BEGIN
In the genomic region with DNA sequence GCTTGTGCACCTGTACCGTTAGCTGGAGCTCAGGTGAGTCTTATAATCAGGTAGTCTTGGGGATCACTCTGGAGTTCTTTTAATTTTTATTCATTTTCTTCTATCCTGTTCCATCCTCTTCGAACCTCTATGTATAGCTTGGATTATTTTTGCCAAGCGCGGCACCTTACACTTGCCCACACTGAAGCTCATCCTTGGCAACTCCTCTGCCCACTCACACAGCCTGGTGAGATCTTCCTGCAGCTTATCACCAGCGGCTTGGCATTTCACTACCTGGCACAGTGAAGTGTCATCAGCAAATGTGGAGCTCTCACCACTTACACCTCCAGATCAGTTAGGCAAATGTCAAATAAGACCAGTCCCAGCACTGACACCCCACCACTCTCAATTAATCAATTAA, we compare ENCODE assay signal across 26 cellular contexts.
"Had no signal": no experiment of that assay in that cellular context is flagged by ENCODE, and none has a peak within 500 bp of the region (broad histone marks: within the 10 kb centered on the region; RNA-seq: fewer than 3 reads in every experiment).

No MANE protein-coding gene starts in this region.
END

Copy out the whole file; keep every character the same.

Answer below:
In the genomic region with DNA sequence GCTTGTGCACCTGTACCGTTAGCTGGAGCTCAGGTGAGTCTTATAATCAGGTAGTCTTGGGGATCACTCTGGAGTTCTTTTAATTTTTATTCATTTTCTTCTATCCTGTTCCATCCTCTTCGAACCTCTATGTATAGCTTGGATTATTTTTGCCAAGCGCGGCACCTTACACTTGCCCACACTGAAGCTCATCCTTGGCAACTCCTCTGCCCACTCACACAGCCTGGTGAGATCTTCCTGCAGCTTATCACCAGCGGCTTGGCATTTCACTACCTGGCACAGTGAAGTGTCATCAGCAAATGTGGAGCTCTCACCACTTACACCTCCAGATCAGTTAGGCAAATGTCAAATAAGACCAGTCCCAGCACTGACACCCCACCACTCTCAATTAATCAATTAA, we compare ENCODE assay signal across 26 cellular contexts.
"Had no signal": no experiment of that assay in that cellular context is flagged by ENCODE, and none has a peak within 500 bp of the region (broad histone marks: within the 10 kb centered on the region; RNA-seq: fewer than 3 reads in every experiment).

No MANE protein-coding gene starts in this region.